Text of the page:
In the week of Armed Forces Day, Mark Francois, Minister of State for Defence Personnel, Welfare and Veterans, joined local Word War II veterans and airport MD Alastair Welch to open a new sculpture installation by John Atkin at London Southend Airport today (24 June 2013).
The public art for the new terminal and hotel is part of the on-going regeneration of London Southend Airport. The airport worked with Commissions East and Rochford and Southend Councils to commission world renowned sculptor John Atkin FRBS to create artworks that reflected the airport’s wartime and commercial past through to its present day activities.
Armed Forces Day takes place nationwide on Saturday 29 June. London Southend Airport MD Alastair Welch said “We are delighted to be unveiling this sculpture which recognises some key stages in the airport’s life. I am particularly pleased that we also have a lasting reminder to honour the role played by those who so bravely served here during two wars.”
John Atkin was personally funded by sculptor Henry Moore to study at the Royal College of Art and has followed in his footsteps by too becoming a globally renowned artist. He has produced landmark artworks for major events such as the Beijing Olympics as well as signature sculptures for many international regeneration projects.
The centrepiece of Searchlight Beacons is a trio of 3.5 metre tall beacons located outside the terminal building and illustrating the three ages of London Southend Airport – the important role played by the airfield in World War II, its growth as a commercial airport in the 1960’s and 1970’s (when it was the third busiest airport in the UK, after Heathrow and Manchester) and today’s regeneration thanks to the investment of the Stobart Group. These periods are reflected by images of the Supermarine Spitfire, Bristol Freighter and Airbus 319 lasercut into the stainless steel of the beacons. The beacons are illuminated from the interior with LED lighting at night, creating a World War II ‘searchlight’ effect.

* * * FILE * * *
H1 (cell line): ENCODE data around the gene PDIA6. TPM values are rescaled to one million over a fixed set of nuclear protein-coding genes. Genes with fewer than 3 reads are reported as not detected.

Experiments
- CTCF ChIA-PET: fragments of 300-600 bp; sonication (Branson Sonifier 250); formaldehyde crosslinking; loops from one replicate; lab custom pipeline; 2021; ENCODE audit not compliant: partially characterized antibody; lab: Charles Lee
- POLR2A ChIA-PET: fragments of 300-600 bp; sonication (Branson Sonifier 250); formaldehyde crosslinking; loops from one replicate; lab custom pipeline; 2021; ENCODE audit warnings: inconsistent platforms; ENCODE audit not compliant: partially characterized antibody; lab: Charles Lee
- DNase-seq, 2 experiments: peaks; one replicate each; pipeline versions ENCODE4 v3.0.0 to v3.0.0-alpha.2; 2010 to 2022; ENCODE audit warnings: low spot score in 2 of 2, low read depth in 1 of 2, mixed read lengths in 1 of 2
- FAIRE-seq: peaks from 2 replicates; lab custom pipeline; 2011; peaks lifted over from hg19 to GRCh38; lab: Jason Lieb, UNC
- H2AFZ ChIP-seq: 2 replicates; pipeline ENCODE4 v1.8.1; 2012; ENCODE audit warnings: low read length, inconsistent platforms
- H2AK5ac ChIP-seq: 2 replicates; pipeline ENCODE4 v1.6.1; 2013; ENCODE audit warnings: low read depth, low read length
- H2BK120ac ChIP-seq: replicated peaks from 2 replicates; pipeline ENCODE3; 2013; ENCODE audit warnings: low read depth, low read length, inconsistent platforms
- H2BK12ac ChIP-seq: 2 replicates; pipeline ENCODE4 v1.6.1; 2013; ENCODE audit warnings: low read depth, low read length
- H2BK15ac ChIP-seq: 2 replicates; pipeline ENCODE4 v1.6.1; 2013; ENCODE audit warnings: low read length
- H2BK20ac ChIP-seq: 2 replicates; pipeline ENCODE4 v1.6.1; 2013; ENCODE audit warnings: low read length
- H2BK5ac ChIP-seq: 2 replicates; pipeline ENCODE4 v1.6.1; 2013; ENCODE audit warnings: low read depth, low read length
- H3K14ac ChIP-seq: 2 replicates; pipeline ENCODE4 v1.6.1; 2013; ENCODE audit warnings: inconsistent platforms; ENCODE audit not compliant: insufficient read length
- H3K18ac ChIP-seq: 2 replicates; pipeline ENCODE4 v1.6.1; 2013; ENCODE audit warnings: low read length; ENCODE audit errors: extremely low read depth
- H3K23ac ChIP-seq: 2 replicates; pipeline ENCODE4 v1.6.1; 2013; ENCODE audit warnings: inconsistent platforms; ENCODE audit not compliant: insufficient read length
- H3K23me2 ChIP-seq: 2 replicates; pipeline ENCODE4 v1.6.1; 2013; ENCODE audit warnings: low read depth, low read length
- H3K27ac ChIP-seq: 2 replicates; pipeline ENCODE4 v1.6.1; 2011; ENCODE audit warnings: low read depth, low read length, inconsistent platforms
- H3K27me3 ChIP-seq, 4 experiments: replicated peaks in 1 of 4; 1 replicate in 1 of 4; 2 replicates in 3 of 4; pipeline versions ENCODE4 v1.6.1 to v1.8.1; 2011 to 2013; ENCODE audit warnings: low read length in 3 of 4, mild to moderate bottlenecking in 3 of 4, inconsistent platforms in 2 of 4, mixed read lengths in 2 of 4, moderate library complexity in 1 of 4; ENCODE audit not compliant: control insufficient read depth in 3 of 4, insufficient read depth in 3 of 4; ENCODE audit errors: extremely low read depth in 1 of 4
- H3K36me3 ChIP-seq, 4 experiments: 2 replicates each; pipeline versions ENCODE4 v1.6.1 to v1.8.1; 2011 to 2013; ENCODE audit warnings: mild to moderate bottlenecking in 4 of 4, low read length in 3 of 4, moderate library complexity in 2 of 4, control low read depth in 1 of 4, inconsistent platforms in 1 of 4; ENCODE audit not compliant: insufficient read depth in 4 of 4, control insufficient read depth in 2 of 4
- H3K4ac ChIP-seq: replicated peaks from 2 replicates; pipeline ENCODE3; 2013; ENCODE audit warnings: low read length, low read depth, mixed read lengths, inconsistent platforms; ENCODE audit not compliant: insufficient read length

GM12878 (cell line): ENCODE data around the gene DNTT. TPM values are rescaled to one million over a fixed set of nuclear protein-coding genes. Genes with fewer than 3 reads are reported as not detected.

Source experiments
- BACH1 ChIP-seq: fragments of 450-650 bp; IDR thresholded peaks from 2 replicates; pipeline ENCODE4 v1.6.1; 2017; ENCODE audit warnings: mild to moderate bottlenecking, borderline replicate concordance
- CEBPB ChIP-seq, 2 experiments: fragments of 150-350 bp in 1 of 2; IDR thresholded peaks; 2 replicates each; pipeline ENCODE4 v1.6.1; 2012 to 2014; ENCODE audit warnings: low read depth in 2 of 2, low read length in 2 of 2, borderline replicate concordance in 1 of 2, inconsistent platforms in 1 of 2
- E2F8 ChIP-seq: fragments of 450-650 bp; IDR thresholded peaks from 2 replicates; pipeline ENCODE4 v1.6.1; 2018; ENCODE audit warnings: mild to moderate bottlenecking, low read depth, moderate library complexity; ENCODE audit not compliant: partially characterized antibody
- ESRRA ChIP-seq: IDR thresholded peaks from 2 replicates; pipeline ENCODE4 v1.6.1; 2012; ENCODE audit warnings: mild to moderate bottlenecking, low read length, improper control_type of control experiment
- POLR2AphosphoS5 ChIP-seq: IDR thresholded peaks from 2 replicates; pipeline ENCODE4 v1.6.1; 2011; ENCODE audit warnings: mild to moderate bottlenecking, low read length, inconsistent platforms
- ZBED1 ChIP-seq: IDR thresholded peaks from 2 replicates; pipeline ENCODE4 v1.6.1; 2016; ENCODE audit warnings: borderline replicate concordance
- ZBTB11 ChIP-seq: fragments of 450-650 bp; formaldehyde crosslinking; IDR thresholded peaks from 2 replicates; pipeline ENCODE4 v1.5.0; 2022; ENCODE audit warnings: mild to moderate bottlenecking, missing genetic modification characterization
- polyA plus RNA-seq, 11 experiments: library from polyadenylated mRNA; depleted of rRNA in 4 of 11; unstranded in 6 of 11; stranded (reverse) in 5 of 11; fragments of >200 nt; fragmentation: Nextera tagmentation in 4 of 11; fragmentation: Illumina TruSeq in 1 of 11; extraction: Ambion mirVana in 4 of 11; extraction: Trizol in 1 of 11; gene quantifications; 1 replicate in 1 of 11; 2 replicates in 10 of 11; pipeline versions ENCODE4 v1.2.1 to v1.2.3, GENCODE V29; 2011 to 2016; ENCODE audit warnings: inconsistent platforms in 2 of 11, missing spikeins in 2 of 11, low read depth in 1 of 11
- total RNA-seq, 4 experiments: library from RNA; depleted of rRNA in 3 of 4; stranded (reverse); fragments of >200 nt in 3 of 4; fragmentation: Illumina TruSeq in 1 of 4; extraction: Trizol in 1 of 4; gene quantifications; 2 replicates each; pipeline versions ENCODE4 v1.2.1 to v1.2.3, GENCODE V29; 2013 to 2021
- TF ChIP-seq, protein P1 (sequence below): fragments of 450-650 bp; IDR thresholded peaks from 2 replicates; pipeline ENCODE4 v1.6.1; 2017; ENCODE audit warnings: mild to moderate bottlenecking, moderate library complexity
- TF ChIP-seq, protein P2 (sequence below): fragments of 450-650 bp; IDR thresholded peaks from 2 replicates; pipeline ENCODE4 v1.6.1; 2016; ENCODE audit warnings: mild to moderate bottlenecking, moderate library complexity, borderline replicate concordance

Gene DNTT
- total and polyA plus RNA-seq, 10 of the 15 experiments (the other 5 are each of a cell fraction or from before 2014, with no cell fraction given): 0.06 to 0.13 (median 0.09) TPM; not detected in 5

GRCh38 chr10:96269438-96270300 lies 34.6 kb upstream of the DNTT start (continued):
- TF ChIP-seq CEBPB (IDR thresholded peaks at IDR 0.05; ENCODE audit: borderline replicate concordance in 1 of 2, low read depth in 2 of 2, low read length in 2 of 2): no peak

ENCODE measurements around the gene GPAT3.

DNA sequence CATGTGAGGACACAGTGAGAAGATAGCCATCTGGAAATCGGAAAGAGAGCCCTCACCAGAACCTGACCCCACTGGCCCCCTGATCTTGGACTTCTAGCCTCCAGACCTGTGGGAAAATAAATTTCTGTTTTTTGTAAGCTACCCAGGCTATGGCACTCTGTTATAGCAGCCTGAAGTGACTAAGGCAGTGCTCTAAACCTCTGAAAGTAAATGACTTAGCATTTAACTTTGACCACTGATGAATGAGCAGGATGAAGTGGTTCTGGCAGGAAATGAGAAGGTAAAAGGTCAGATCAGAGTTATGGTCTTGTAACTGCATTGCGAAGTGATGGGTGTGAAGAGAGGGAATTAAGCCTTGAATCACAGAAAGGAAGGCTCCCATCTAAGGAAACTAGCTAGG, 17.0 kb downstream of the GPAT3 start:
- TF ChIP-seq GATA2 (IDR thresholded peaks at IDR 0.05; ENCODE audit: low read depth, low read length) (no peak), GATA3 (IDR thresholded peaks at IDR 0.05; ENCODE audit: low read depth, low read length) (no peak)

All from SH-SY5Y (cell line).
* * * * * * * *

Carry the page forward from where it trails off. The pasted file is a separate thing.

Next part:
The installation also includes eight granite pod seats inspired by the shape of airplane tail fins – five by the terminal and three outside the Holiday Inn.
Searchlight Beacons took 18 months to complete, and utilised both traditional and digital sculpting methods – John used MAYA 3D modelling software at Loughborough University in order to precisely position the crossover intersection points of the beacons. 3D optimized topography-modeling was applied to evenly populate the aircraft shapes across the surface of the sculpture.
The Minister – who has been MP for Rayleigh and Wickford since 2001 – said when declaring Searchlight Beacons officially open “Economically the airport has been a huge success, creating more than 500 new jobs for local people, and I want to thank the Stobart Group for all the money they have invested in creating such an asset for Essex. It is marvellous that we now have this sculpture which is a reminder of the history of this place going back more than 100 years. It is also lovely to see veterans here today, as recognising the heritage of the airport, including during the Second World War, is hugely important.”
Alastair Welch added “It is also appropriate that just before the first anniversary of the London 2012 Olympics we are unveiling at one of the gateways to those Games a sculpture by John Atkin who played a key artistic role in a previous Olympics Games. We hope Searchlight Beacons will be appreciated and enjoyed by the many thousands of passengers and visitors to the airport, and also help put Southend it its quest to become a cultural capital for the East of England.”
John Atkin said “This has been a thrilling project for me. I set out to find a way of reflecting human ingenuity allied to engineering innovation in wartime and peacetime – as well as the history and legacy of London Southend Airport with an installation that links two separate spaces associated with the airport. Being able to fuse traditional and digital methods of making in the design & development of the sculpture has been particularly appropriate given my research interests in the arts and engineering. It is wonderful to finally see it installed in the place for which it was designed – as a landmark and way finding device, as well as an artwork that shines a light on the history of Southend.”